DETERMINATION OF THE SPECIFIC RATE CONSTANT FOR THE LOSS OF A YELLOW INTERMEDIATE DURING THE FADING OF ALIZARIN LAKE
Robert L. Feller, Ruth M. JohnstonFeller, & Catherine Bailie
4 EQUATIONS FOR THE RATE OF FORMATION AND LOSS OF THE INTERMEDIATE
IN VIEW OFEQUATION iii, the concentration of intermediate Y at any time, t, can be accounted for by the following equation:
Fig. .

This equation states that the observed change in the amount of Y at any time (dY/dt) is equal to the opposite from the rate of loss of A (this is because Y is produced from A; hence dY/dt = dA/dt in step k1) minus the rate of disappearance of Y in step k2, which we have here assumed also to follow a decay law such as expressed for component A in equation i. Taking into consideration i, this equation may be written:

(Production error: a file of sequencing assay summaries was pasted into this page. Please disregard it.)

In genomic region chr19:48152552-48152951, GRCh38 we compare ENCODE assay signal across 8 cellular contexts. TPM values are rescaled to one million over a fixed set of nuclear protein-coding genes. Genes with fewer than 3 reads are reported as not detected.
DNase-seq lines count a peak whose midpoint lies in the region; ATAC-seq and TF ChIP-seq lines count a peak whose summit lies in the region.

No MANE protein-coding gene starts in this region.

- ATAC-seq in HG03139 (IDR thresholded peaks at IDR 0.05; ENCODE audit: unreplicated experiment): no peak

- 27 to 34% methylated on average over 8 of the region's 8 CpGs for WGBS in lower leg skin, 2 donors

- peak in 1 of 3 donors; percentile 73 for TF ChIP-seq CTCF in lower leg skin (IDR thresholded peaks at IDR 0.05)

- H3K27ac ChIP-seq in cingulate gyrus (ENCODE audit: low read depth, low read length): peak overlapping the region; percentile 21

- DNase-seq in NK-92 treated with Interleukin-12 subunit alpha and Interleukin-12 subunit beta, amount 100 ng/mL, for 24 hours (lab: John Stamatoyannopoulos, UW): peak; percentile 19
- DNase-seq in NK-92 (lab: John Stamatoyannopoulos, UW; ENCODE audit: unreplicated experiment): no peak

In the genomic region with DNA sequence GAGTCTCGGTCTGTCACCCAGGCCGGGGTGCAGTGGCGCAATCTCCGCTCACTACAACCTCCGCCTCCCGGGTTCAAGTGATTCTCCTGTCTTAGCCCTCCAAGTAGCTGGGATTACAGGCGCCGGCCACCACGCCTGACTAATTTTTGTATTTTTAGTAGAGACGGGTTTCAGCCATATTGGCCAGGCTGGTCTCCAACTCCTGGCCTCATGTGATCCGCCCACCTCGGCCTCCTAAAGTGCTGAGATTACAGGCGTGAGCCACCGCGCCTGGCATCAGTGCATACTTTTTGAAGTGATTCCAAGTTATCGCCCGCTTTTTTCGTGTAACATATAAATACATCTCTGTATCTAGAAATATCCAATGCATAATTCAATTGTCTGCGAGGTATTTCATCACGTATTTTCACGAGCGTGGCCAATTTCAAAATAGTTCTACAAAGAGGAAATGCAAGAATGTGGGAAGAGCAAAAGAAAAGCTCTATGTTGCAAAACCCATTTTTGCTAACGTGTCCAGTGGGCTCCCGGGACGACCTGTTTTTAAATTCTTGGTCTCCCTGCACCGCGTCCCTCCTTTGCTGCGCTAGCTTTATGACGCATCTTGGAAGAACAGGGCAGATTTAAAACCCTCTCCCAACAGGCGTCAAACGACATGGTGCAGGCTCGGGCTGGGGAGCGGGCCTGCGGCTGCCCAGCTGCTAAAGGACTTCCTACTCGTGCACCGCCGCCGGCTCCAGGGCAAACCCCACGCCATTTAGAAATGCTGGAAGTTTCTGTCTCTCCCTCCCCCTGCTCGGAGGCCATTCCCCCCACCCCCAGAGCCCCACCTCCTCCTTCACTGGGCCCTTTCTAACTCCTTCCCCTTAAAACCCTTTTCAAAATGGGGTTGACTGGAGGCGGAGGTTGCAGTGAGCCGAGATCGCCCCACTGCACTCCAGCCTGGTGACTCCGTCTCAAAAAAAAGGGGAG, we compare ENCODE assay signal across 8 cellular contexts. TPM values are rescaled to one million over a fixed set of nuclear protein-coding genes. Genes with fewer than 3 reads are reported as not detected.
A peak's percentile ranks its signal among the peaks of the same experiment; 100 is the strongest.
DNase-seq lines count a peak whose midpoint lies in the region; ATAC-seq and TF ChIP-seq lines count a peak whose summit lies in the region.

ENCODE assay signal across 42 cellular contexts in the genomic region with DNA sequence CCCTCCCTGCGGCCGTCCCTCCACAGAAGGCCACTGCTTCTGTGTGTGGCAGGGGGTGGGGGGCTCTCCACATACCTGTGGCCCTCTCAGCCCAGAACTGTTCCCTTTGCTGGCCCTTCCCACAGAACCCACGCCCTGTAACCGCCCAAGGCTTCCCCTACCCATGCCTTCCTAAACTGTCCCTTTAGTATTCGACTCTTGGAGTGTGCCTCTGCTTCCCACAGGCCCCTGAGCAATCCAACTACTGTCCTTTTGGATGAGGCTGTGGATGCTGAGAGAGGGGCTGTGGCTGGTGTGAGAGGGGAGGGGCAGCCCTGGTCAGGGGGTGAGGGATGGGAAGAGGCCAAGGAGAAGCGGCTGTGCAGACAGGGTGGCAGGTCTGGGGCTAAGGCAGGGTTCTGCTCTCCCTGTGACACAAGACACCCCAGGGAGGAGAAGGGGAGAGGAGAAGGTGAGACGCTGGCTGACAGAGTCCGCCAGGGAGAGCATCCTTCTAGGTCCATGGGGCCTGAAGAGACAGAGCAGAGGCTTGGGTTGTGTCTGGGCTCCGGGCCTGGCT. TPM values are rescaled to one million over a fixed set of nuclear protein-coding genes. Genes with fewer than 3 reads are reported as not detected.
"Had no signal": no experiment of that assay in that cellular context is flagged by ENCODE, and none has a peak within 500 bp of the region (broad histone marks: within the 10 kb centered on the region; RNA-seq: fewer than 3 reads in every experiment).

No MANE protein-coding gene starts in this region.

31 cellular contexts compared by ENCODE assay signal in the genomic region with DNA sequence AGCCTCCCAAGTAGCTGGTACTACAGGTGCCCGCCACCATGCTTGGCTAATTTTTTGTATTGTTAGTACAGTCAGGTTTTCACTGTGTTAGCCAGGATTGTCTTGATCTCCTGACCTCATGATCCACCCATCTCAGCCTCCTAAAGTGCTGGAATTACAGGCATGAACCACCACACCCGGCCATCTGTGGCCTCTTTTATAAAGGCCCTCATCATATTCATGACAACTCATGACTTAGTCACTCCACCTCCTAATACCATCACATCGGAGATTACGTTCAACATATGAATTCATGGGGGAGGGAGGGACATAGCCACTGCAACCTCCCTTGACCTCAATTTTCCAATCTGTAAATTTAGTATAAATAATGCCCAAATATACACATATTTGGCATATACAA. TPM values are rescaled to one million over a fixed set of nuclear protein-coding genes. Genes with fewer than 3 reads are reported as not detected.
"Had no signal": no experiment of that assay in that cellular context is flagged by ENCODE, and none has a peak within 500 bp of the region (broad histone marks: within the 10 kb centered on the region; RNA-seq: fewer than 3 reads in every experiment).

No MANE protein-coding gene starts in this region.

Fig. .

Dividing by Y and rearranging, the equation yields an expression for k2:
Fig. .

We chose to obtain k2 by rearranging vi further to conform to the general equation for a straight line, y = b + mx, where m is the slope and b is the intercept on the y ordinate. Thus:
Fig. .

Thus, if equation iii indeed represents the sequence of chemical steps involved, each of which proceeds by firstorder kinetics, a graph of the values of (dY/dt)/Y versus A/Y should yield a straight line with the slope equal to k1 and the intercept, k2. A typical graph is shown in Figure 2
Fig. 2.
Graphical solution of equation vii, (dY/dt)/Y on y axis versus A/Y on x axis. Data taken from Table I and Figure 3.